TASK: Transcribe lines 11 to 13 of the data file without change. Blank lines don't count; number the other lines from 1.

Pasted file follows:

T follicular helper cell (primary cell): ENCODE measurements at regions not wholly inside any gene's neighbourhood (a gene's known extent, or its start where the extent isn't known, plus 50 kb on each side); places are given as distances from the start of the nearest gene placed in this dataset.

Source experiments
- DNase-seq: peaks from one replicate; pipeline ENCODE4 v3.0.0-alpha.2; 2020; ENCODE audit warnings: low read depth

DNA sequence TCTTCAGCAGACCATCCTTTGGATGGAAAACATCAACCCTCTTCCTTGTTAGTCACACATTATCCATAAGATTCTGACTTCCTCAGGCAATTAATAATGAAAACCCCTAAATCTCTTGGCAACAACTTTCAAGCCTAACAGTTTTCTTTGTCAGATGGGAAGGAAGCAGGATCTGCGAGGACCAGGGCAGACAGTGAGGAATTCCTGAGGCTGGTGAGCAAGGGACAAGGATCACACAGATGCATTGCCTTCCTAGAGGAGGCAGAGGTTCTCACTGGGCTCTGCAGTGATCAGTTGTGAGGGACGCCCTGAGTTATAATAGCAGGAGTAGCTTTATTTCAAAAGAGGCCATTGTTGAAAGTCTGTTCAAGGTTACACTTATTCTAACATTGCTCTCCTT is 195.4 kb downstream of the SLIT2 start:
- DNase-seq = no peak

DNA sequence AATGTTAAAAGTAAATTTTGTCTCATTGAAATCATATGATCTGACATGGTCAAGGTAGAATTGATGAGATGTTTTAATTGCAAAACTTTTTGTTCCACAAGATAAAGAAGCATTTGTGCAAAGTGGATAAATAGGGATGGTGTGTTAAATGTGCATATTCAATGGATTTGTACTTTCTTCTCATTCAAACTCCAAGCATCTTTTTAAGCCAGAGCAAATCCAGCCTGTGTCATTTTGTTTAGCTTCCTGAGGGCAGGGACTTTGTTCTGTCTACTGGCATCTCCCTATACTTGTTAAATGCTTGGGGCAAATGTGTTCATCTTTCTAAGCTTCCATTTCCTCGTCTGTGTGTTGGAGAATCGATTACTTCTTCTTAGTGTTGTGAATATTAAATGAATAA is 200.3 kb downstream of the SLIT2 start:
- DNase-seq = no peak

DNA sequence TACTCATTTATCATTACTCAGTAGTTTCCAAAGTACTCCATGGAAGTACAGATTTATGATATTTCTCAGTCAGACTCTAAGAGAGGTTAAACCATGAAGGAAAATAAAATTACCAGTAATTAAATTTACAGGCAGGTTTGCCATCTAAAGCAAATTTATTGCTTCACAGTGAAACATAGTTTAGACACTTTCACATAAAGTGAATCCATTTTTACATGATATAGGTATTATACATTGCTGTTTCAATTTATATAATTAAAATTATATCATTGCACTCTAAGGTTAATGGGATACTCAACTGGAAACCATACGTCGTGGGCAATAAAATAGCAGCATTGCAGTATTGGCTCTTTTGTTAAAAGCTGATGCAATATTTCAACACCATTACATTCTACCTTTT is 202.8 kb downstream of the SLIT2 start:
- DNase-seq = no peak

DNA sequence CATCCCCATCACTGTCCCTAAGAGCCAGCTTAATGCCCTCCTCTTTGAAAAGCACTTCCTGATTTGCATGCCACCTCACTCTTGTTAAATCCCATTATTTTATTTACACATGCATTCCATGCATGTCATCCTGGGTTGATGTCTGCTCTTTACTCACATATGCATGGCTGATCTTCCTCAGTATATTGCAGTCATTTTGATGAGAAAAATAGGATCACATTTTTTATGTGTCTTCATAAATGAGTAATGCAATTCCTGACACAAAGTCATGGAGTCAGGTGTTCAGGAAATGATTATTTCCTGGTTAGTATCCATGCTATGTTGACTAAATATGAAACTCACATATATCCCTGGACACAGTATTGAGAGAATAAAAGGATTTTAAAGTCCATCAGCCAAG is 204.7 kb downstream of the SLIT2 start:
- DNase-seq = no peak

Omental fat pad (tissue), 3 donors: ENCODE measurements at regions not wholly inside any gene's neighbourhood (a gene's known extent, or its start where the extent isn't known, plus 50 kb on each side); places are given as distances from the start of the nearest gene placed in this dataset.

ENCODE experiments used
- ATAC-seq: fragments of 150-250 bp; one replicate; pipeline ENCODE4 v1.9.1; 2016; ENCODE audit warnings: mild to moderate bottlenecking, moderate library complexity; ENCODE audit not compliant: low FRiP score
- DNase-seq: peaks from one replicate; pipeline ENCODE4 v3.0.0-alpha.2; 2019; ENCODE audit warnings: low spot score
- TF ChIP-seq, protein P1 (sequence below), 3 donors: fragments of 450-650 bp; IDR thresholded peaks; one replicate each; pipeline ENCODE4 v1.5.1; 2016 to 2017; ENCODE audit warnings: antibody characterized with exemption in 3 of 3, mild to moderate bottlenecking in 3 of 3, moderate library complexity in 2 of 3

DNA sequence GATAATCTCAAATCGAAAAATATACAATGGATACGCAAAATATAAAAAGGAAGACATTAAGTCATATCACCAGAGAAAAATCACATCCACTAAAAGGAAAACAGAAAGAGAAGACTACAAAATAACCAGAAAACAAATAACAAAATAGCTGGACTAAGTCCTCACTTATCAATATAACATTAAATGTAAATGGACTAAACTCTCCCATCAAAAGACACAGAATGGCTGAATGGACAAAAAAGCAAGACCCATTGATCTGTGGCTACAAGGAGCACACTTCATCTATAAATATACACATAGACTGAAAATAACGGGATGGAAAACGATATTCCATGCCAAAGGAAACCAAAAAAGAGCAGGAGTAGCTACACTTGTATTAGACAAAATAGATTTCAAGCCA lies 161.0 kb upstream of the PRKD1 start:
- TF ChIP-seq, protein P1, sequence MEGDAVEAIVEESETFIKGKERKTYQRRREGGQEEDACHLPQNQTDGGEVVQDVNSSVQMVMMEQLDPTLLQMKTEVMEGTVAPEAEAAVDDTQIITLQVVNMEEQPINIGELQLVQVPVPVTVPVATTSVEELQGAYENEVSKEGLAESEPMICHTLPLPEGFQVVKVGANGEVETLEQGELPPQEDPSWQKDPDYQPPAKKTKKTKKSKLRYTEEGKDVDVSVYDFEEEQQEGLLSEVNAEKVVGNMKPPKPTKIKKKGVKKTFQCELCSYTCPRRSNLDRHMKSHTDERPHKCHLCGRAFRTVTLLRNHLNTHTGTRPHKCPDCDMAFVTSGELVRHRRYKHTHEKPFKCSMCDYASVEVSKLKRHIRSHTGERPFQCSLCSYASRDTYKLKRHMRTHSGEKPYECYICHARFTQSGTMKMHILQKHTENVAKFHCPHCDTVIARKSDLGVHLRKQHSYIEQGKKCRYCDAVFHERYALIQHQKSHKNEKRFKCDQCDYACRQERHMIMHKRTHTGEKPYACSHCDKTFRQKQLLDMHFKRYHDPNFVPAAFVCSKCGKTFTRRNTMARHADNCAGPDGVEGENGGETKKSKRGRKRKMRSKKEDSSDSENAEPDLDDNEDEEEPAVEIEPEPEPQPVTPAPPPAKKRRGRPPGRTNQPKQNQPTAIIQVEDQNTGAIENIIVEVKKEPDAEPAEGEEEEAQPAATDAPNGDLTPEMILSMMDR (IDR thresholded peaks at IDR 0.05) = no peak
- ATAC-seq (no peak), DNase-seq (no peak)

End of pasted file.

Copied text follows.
- DNase-seq = no peak

Omental fat pad (tissue), 3 donors: ENCODE measurements at regions not wholly inside any gene's neighbourhood (a gene's known extent, or its start where the extent isn't known, plus 50 kb on each side); places are given as distances from the start of the nearest gene placed in this dataset.

ENCODE experiments used